Right now, it seems very likely that there is a Democratic Party consensus to significantly increase eligibility for premium subsidies in the ACA market. This consensus is likely able to get 218 votes in the House and 51 votes in the Senate. It will get a signature in the White House and the Supreme Court won’t care one way or the other. This is a 218-51-1-5 policy. Details will likely remain unclear until legislative text is written and the votes are counted.
The goal of this policy would be to remove the 400% FPL cliff where plans can suddenly go from painfully affordable to OMG NO WAY IN HELL CAN I PAY THAT for upper middle class families who are able to effectively organize their screams of pain into political and policy action. States have several policy options to address this group’s real pain.
- State sponsored subsidies for the over 400% FPL group (California)
- Encouraging parallel underwritten insurance markets like Short Term Limited Duration Plans and Farm Bureau “not insurance” insurance-like plans
- Indirect subsidies through the 1332 reinsurance mechanism.
Section 1332 in the ACA allows states to modify their individual health insurance markets to address local needs through local means. Almost all approved 1332 waivers are designed to lower gross premiums for non-subsidized buyers. States add in some amount of state funding to the pool of funds that are used to pay premiums. Previously that pool of funds was composed only of premiums and federal tax credits. The new state money means premiums go down and the federal government does not pay as much in subsidies. The reduced federal subsidies are recycled to help pay claims. This results in slightly higher premiums for people who are subsidized and buy below benchmark plans but notably lower premiums for non-subsidized buyers. In 2019, Avalere estimated that 1332 waivers reduced gross premiums by about 20% compared to a no-waiver world with a broad range of 6% to 43% gross premium reductions.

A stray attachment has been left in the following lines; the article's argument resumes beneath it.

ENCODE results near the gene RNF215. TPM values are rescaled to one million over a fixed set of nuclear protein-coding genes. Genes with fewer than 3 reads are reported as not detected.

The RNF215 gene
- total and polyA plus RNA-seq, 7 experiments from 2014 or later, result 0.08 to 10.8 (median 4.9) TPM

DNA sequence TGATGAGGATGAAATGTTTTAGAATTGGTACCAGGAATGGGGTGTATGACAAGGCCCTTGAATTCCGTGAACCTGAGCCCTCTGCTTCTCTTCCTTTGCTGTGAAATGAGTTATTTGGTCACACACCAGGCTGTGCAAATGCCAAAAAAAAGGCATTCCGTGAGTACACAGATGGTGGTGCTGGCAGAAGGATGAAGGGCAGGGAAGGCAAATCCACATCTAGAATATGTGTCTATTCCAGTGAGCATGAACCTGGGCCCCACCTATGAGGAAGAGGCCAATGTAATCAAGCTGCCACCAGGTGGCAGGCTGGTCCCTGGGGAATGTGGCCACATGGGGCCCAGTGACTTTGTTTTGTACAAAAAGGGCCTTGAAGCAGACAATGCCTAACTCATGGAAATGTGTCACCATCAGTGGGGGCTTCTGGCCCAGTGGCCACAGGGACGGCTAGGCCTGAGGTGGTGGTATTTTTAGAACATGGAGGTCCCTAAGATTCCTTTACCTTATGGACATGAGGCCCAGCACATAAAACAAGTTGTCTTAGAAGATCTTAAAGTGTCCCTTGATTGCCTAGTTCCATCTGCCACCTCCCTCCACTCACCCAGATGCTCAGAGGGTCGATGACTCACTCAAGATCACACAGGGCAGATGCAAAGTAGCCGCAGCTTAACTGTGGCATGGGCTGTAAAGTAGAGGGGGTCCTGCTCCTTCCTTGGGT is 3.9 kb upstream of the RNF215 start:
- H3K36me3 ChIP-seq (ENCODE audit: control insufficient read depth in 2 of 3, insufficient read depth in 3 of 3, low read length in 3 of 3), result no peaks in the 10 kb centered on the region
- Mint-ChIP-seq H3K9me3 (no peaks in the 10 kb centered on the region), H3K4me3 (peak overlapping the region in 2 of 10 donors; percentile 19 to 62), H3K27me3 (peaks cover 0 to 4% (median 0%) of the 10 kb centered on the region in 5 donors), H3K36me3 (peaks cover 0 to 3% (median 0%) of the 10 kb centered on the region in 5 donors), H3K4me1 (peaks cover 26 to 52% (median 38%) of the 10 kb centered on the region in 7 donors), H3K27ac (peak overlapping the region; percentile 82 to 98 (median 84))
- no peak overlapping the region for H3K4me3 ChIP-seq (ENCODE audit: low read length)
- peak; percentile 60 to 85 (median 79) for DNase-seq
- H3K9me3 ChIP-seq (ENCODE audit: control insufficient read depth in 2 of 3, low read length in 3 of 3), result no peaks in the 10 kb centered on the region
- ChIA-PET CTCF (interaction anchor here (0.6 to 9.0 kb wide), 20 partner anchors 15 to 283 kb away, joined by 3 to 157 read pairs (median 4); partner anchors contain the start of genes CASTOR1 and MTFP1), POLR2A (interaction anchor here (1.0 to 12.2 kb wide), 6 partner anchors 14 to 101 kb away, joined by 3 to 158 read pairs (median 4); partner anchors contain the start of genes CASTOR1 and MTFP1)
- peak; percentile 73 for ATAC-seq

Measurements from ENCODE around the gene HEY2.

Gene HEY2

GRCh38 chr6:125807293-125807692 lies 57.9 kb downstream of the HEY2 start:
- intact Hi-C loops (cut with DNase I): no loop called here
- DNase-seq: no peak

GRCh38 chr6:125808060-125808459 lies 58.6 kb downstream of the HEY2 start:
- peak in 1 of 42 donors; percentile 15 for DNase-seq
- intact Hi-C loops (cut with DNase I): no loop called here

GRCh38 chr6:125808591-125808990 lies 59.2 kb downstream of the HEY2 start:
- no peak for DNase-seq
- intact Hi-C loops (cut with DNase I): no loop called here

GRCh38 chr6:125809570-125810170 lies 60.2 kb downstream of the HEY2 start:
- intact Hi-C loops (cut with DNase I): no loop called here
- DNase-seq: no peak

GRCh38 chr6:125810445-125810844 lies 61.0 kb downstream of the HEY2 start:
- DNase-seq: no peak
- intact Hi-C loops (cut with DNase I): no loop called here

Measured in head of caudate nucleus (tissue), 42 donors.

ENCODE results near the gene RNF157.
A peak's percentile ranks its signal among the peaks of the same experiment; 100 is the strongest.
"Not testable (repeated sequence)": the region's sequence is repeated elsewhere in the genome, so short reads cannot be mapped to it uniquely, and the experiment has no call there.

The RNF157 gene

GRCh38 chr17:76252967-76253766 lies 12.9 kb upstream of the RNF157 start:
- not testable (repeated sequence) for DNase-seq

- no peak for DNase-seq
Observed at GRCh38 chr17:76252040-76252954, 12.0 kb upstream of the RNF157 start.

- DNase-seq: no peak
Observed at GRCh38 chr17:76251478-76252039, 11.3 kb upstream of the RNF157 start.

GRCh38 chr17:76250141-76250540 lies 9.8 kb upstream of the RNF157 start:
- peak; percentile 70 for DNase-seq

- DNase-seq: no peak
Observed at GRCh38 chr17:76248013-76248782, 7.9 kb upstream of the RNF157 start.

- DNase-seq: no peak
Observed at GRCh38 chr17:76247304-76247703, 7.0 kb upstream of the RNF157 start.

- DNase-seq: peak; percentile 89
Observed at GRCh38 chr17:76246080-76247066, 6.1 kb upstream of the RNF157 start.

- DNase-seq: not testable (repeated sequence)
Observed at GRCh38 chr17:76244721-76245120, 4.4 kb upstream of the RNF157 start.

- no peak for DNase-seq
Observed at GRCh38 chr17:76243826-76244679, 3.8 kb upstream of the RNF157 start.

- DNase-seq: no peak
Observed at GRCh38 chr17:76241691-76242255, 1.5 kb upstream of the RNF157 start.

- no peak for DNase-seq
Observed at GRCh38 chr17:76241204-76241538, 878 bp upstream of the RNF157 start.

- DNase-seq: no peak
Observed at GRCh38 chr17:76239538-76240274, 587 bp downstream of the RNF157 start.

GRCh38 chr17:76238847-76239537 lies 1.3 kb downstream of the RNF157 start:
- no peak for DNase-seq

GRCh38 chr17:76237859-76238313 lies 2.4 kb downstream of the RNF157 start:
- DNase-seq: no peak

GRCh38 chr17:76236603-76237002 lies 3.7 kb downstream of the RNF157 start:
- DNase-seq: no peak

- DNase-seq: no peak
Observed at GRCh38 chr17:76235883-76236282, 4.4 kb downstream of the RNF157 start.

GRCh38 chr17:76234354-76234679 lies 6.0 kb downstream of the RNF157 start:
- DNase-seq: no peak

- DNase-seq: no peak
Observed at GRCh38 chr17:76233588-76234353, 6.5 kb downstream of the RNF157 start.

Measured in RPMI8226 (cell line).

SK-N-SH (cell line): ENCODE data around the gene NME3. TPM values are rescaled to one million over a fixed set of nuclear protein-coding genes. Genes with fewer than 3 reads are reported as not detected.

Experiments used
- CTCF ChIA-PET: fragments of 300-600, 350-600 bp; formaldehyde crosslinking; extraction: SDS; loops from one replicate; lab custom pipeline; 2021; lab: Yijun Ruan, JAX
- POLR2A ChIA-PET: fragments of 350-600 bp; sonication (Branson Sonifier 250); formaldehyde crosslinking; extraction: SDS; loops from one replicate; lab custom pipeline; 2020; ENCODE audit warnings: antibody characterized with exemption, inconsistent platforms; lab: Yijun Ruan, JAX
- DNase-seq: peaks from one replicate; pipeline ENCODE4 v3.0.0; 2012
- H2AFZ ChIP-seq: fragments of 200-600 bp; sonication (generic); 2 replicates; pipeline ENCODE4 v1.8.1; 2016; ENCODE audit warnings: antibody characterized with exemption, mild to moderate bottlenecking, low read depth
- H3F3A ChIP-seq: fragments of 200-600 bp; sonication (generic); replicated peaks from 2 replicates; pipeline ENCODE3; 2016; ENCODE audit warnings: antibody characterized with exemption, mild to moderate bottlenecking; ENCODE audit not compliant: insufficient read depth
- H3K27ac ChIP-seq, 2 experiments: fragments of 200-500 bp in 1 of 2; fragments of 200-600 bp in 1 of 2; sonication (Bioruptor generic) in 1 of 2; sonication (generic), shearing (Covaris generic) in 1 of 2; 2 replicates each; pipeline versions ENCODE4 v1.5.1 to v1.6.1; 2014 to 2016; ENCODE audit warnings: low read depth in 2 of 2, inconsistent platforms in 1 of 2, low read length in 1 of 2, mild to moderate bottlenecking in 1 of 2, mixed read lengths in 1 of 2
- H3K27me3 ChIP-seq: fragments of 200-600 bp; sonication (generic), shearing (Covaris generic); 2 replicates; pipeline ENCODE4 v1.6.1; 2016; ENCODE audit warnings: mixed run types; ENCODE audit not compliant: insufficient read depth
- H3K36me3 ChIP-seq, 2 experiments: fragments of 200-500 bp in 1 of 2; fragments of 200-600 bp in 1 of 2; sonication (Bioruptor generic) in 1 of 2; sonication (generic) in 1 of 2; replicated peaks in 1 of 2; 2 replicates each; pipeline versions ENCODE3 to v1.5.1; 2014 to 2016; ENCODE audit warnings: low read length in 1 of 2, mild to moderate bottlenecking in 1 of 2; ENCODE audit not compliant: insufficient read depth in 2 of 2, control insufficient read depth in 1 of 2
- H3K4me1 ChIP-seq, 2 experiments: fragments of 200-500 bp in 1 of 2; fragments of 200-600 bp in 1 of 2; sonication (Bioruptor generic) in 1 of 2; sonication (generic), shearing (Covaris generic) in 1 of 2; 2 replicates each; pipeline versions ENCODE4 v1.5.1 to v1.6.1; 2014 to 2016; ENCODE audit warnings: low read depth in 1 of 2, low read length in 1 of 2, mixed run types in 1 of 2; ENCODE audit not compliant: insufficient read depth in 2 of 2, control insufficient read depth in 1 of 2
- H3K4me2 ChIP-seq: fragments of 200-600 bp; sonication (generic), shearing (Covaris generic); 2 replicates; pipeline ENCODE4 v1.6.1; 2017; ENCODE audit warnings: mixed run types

Charles Gaba has been producing some awesome graphs on the impact of different subsidy schemes for older Americans. I’ve taken his graph for a 60 year old couple at average national benchmark premium who earns 401% FPL and therefore does not qualify for subsidy and marked it up to reflect the impact of reinsurance.
The very short version of this first visual attempt at sketching out what happens to affordability for currently non-subsidized households is that reinsurance is utterly dominated in terms of affordability for people who earn over 400% FPL by changes to the subsidy scheme. The biggest reinsurance premium reduction is producing only the same relative ballpark in gross premium reductions as the current California state funded subsidy scheme that goes to 600% FPL and caps payment at a large fraction of income.
Reinsurance can have multiple goals such as improving the competitiveness of a market by reducing actuarial uncertainty in a market by having a common pool cover truly catastrophic and rare events but currently reinsurance in the state funded 1332 context for the ACA has primarily been a way of reducing some gross premium shock to middle and upper middle class families.
If we move to a world where everyone is eligible for subsidies, I’m scratching my head at what a state 1332 reinsurance waiver is supposed to be doing? A lot more imagination and possibility space will be open for a creative state 1332 that meets Obama and presumably Biden administration guardrails.